“Problems of human behavior still continue to baffle us, but at least in the Library we have them properly filed.” When I came across this line on page one, I was sold. I’d picked this up on a whim months ago, after cataloging several Anita Brookner titles for the library (in my old position, when I processed most of the adult fiction). Then I let it sit on my shelf for ages, since it seemed quiet and slow in comparison to all the shiny new books I had checked out. And it is a fairly quiet novel, one of those that requires you to pay attention to each sentence, but rewards that attention with beguiling insights into human nature. There’s not much in the way of plot – it’s all about interpersonal relations, friendship, how we choose to live our lives, loneliness, the chance of romance – but once I got into it, the book was hard to put down. I abhorred a few of the characters from the get-go, and although I had a feeling they wouldn’t get their comeuppance, I had to find out how things were resolved.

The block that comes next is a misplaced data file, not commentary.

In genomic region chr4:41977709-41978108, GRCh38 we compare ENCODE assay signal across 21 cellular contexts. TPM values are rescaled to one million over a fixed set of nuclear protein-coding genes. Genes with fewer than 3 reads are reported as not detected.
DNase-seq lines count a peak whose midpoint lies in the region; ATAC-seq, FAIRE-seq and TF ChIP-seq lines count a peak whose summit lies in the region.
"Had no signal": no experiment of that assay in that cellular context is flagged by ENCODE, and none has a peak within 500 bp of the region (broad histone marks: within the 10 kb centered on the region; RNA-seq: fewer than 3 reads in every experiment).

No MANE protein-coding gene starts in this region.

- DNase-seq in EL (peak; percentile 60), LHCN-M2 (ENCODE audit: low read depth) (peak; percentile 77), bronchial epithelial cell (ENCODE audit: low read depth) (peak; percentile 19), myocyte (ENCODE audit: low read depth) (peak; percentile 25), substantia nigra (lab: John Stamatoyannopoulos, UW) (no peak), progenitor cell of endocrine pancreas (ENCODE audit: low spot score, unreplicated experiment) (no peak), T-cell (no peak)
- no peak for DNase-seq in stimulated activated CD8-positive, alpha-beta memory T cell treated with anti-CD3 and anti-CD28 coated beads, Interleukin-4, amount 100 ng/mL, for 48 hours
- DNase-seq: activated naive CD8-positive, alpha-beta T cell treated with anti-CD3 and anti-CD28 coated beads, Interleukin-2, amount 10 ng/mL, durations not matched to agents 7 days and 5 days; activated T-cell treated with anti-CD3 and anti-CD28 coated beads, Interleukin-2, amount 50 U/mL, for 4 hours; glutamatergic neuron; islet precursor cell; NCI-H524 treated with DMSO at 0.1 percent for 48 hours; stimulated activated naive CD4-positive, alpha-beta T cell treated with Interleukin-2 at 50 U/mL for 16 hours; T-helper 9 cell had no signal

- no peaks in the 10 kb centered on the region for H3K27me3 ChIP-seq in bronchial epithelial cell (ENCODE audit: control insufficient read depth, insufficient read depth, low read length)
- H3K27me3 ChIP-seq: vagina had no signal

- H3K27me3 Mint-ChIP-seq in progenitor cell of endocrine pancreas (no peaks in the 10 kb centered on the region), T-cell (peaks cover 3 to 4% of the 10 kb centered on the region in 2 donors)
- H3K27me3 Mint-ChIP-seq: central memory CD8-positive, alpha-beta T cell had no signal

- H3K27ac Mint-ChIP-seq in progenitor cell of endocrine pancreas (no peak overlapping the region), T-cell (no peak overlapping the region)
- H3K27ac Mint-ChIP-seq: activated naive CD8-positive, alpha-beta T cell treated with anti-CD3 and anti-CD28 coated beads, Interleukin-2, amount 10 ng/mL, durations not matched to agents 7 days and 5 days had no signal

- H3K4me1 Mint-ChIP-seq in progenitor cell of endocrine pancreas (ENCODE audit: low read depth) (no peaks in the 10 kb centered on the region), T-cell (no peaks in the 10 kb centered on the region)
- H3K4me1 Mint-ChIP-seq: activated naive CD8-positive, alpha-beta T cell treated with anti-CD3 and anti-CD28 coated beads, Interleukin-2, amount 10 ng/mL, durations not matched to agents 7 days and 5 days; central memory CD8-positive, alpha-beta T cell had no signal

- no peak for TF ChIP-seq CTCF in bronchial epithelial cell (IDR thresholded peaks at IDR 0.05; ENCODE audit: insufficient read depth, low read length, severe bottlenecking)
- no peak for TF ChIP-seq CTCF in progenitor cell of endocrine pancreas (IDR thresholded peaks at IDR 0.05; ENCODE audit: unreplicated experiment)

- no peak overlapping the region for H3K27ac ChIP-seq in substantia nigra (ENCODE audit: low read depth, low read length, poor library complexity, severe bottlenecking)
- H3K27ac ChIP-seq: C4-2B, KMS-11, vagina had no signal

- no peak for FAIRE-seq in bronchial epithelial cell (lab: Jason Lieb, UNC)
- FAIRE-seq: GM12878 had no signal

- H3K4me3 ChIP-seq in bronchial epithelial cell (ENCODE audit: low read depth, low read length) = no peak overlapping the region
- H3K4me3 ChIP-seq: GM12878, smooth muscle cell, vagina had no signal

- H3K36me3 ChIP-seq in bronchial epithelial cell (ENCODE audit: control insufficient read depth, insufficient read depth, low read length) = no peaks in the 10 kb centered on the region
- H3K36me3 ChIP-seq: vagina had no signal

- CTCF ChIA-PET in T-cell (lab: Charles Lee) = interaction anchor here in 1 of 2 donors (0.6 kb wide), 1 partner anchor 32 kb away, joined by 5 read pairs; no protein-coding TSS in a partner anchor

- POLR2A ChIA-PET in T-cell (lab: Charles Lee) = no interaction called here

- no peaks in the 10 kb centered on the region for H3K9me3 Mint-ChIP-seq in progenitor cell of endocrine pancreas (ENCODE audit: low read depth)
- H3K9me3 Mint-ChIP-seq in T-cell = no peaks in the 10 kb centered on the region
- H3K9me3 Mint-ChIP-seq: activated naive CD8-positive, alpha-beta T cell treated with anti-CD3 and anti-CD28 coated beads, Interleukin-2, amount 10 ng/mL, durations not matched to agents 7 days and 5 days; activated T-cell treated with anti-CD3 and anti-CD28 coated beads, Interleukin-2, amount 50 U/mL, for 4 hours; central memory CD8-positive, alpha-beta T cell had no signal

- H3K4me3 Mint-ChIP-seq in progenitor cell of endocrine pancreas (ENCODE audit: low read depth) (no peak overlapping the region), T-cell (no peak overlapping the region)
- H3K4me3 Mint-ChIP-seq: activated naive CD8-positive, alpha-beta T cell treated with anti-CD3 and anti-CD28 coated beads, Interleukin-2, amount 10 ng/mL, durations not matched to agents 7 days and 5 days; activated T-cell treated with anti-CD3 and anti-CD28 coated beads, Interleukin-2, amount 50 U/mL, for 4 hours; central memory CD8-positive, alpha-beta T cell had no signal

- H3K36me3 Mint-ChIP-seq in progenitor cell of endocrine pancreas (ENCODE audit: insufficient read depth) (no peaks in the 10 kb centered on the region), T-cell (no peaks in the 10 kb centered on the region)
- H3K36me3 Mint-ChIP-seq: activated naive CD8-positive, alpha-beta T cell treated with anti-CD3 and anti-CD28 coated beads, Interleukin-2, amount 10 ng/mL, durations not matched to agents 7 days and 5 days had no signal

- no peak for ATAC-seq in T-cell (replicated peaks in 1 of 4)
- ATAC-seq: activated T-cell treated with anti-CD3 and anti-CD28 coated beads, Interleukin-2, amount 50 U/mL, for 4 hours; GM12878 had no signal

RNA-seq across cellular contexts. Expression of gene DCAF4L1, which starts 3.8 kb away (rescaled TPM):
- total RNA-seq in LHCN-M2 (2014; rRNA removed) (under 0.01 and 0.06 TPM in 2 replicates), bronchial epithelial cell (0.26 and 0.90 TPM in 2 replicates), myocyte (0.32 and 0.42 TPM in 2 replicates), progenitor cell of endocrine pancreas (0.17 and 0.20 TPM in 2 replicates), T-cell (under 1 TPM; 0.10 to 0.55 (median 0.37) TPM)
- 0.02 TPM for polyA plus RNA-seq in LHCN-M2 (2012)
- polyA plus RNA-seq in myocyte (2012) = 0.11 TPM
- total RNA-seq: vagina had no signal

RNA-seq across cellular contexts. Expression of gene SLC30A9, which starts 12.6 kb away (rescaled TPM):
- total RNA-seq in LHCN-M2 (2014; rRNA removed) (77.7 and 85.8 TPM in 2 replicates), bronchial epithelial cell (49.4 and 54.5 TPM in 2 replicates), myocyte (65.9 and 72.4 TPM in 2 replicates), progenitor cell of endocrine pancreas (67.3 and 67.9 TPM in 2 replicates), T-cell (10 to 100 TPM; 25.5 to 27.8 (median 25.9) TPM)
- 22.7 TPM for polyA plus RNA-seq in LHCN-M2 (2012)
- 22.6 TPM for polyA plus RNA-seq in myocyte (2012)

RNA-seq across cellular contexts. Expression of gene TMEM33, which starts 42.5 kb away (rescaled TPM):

Recommended to readers who like character-driven stories where you don’t necessarily love the characters, and also to readers who appreciate a book that forces them to slow down and read every sentence.